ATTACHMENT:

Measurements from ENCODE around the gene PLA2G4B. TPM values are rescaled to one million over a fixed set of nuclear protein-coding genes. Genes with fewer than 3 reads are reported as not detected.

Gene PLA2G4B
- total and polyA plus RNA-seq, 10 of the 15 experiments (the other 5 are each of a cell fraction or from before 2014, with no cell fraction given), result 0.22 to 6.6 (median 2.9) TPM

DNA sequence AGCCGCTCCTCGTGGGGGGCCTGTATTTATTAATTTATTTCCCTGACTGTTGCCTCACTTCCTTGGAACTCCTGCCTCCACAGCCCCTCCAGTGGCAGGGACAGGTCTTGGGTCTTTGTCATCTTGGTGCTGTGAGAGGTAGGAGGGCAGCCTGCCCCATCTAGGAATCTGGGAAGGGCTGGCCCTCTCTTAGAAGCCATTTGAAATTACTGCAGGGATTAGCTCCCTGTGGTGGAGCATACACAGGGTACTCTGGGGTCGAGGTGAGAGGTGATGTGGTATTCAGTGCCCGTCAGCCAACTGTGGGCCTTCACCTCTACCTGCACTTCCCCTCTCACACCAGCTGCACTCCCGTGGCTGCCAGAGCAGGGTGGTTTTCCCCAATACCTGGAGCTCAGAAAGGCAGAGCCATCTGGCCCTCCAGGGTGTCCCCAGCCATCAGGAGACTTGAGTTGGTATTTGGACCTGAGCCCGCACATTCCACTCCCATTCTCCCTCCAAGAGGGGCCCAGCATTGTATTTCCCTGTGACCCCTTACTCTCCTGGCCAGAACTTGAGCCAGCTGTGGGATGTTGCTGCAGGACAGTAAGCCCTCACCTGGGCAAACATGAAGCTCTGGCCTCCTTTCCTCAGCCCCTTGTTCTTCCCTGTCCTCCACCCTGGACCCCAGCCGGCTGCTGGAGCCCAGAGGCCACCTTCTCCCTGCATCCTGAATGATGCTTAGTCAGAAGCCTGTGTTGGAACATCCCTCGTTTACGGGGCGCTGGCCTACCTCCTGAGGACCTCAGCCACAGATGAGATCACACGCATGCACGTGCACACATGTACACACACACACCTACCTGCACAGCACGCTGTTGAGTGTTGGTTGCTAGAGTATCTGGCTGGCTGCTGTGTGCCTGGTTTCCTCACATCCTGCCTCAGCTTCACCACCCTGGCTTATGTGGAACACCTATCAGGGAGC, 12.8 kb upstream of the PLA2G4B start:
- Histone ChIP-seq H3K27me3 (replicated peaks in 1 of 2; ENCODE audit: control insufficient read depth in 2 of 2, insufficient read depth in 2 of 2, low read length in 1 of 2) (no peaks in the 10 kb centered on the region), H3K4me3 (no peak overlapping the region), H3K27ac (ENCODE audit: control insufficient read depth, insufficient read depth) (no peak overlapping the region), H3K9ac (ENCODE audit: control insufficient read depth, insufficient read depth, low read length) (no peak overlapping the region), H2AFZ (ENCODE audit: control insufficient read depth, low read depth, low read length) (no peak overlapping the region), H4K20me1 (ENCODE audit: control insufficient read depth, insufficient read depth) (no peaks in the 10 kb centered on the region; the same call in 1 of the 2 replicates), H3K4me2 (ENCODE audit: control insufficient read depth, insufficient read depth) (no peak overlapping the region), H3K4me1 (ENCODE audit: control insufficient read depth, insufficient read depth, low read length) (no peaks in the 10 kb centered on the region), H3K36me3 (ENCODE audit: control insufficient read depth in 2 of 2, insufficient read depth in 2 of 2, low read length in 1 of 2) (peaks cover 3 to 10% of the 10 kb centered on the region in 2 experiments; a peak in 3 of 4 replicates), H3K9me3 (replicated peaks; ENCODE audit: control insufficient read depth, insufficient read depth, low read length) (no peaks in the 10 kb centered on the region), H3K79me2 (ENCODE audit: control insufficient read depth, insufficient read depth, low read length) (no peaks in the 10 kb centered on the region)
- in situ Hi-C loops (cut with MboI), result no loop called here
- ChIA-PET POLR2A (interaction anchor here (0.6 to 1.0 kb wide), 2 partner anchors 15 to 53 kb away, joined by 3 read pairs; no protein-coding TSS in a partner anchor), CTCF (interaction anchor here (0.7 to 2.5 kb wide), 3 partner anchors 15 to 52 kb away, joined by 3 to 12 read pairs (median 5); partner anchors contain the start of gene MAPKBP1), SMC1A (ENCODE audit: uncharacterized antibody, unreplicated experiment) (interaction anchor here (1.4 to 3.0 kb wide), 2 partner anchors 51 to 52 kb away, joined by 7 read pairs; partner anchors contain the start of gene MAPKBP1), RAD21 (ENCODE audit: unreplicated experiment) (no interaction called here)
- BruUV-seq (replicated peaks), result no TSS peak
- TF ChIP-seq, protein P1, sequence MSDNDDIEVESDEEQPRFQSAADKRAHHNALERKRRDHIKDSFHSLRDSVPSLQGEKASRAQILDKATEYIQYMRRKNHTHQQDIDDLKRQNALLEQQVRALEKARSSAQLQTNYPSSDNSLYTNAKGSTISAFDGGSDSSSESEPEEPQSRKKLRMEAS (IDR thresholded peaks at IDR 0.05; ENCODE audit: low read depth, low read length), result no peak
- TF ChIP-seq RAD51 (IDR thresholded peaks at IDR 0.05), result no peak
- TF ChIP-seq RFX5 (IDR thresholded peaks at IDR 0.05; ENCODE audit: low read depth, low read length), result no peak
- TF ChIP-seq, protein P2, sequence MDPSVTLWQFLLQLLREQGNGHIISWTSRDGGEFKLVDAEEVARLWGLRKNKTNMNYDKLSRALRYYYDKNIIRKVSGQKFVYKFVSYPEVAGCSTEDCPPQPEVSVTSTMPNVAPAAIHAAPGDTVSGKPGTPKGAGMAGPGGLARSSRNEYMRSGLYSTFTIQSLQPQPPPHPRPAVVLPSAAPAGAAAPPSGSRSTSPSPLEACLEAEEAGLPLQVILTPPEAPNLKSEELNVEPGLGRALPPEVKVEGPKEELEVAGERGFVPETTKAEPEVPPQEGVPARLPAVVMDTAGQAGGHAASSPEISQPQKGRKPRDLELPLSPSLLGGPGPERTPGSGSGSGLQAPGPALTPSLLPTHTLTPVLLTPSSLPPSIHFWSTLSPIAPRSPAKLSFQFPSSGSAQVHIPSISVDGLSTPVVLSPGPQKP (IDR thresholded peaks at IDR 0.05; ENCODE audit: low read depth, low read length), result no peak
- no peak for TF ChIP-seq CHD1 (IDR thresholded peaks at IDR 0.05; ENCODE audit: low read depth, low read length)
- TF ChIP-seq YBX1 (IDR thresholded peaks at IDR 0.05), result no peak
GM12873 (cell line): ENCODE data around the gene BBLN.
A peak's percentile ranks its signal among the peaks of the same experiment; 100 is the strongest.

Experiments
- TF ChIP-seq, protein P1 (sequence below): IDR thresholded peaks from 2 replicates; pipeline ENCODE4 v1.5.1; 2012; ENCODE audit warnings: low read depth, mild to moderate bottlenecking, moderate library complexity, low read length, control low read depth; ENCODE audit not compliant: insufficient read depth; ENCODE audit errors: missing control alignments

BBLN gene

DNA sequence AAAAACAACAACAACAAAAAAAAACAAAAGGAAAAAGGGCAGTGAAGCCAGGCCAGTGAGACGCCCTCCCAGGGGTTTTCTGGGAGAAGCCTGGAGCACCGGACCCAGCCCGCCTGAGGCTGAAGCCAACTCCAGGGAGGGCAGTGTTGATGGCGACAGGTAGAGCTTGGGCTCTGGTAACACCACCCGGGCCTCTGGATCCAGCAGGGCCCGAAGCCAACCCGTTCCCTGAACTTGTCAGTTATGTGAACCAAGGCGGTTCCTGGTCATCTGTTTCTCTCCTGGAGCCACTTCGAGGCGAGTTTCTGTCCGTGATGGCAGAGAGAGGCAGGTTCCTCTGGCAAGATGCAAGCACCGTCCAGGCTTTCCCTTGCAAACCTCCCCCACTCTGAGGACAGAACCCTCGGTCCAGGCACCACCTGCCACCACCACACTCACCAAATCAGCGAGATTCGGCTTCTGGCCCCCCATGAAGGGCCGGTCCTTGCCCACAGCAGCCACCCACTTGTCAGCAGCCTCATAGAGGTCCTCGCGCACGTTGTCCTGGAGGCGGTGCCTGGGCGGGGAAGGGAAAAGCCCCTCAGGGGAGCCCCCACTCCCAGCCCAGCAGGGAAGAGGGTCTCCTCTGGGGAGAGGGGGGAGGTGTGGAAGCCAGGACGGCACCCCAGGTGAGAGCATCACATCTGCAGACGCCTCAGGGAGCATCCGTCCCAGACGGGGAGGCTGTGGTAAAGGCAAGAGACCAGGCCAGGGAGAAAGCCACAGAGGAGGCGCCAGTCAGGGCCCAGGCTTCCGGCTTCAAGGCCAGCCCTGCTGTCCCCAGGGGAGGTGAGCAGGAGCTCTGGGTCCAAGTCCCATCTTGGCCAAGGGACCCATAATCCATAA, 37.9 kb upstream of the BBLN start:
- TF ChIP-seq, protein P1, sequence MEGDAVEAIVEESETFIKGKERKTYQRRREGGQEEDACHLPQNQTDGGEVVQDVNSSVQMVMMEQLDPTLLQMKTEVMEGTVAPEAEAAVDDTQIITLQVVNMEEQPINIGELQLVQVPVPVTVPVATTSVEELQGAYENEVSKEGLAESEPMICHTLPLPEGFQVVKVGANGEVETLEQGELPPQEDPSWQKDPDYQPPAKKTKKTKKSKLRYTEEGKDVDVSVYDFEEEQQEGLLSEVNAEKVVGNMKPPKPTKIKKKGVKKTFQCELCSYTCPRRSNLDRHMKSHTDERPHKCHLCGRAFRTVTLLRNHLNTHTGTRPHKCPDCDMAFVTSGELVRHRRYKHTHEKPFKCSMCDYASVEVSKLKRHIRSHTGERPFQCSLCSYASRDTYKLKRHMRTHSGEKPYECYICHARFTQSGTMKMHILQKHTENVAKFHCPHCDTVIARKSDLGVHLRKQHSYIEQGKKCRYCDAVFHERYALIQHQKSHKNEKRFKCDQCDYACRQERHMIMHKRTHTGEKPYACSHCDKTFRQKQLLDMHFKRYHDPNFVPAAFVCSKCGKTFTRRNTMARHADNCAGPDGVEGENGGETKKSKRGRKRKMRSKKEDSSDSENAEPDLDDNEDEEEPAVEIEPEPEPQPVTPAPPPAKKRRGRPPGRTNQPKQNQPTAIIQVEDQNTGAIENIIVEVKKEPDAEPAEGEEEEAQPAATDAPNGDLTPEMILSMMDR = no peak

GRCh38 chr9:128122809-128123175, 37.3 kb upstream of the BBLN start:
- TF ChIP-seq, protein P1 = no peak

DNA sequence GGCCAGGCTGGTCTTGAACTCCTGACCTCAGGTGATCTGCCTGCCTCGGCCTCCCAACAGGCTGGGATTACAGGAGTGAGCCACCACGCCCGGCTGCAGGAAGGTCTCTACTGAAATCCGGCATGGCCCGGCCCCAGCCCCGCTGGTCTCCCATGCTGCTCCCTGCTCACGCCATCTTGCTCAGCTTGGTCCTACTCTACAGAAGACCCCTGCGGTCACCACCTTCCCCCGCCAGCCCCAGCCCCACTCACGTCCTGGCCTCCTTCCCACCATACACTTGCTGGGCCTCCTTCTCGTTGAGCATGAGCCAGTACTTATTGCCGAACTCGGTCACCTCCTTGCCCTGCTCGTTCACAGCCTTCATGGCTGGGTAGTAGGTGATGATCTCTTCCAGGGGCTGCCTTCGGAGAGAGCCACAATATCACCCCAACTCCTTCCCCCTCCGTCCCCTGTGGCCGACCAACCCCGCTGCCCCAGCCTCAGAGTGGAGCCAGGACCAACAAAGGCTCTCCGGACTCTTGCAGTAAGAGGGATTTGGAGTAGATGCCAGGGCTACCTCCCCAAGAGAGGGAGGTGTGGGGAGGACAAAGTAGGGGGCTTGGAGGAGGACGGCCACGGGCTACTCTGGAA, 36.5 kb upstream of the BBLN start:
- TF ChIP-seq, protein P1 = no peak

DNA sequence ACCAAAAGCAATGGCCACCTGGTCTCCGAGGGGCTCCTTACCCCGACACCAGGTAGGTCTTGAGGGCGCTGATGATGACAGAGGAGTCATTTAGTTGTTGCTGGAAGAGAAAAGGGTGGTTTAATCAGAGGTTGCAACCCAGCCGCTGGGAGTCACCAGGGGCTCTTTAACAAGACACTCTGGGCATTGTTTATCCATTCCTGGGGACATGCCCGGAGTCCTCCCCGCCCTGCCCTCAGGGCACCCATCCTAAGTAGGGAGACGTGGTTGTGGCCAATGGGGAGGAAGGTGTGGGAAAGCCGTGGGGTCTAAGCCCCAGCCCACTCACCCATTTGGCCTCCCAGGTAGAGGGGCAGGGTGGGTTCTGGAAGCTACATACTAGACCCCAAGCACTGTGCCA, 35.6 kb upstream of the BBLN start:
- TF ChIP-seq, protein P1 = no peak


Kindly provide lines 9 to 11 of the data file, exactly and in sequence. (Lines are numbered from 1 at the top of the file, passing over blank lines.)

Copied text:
- TF ChIP-seq, protein P1, sequence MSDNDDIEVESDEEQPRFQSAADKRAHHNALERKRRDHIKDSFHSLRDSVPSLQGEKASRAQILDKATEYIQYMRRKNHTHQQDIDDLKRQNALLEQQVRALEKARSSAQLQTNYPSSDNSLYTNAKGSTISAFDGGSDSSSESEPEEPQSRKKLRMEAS (IDR thresholded peaks at IDR 0.05; ENCODE audit: low read depth, low read length), result no peak
- TF ChIP-seq RAD51 (IDR thresholded peaks at IDR 0.05), result no peak
- TF ChIP-seq RFX5 (IDR thresholded peaks at IDR 0.05; ENCODE audit: low read depth, low read length), result no peak